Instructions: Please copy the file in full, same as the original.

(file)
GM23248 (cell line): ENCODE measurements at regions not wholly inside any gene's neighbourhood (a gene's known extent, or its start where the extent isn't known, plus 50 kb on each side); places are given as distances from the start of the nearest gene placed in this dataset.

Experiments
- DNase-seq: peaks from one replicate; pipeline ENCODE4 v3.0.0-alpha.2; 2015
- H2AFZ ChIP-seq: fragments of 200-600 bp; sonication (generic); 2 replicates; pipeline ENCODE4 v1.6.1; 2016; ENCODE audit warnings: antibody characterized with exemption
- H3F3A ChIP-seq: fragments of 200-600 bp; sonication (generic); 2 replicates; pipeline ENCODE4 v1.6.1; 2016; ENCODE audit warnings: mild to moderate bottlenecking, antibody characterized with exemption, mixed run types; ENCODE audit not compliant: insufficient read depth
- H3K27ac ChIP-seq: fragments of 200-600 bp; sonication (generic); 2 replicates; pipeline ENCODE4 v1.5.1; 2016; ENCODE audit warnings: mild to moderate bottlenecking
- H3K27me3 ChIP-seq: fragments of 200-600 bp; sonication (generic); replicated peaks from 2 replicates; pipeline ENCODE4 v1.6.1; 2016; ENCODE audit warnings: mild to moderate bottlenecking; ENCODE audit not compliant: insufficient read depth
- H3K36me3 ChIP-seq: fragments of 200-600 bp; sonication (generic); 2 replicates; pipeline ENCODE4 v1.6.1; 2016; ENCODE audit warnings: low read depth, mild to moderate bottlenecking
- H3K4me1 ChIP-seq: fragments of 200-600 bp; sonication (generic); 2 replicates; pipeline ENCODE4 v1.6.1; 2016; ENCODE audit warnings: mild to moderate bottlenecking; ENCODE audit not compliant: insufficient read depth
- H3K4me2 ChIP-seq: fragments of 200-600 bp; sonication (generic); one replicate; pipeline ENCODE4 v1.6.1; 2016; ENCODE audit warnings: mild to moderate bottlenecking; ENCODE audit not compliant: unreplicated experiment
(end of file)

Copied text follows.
GM23248 (cell line): ENCODE measurements at regions not wholly inside any gene's neighbourhood (a gene's known extent, or its start where the extent isn't known, plus 50 kb on each side); places are given as distances from the start of the nearest gene placed in this dataset.

Experiments
- DNase-seq: peaks from one replicate; pipeline ENCODE4 v3.0.0-alpha.2; 2015
- H2AFZ ChIP-seq: fragments of 200-600 bp; sonication (generic); 2 replicates; pipeline ENCODE4 v1.6.1; 2016; ENCODE audit warnings: antibody characterized with exemption
- H3F3A ChIP-seq: fragments of 200-600 bp; sonication (generic); 2 replicates; pipeline ENCODE4 v1.6.1; 2016; ENCODE audit warnings: mild to moderate bottlenecking, antibody characterized with exemption, mixed run types; ENCODE audit not compliant: insufficient read depth
- H3K27ac ChIP-seq: fragments of 200-600 bp; sonication (generic); 2 replicates; pipeline ENCODE4 v1.5.1; 2016; ENCODE audit warnings: mild to moderate bottlenecking
- H3K27me3 ChIP-seq: fragments of 200-600 bp; sonication (generic); replicated peaks from 2 replicates; pipeline ENCODE4 v1.6.1; 2016; ENCODE audit warnings: mild to moderate bottlenecking; ENCODE audit not compliant: insufficient read depth
- H3K36me3 ChIP-seq: fragments of 200-600 bp; sonication (generic); 2 replicates; pipeline ENCODE4 v1.6.1; 2016; ENCODE audit warnings: low read depth, mild to moderate bottlenecking
- H3K4me1 ChIP-seq: fragments of 200-600 bp; sonication (generic); 2 replicates; pipeline ENCODE4 v1.6.1; 2016; ENCODE audit warnings: mild to moderate bottlenecking; ENCODE audit not compliant: insufficient read depth
- H3K4me2 ChIP-seq: fragments of 200-600 bp; sonication (generic); one replicate; pipeline ENCODE4 v1.6.1; 2016; ENCODE audit warnings: mild to moderate bottlenecking; ENCODE audit not compliant: unreplicated experiment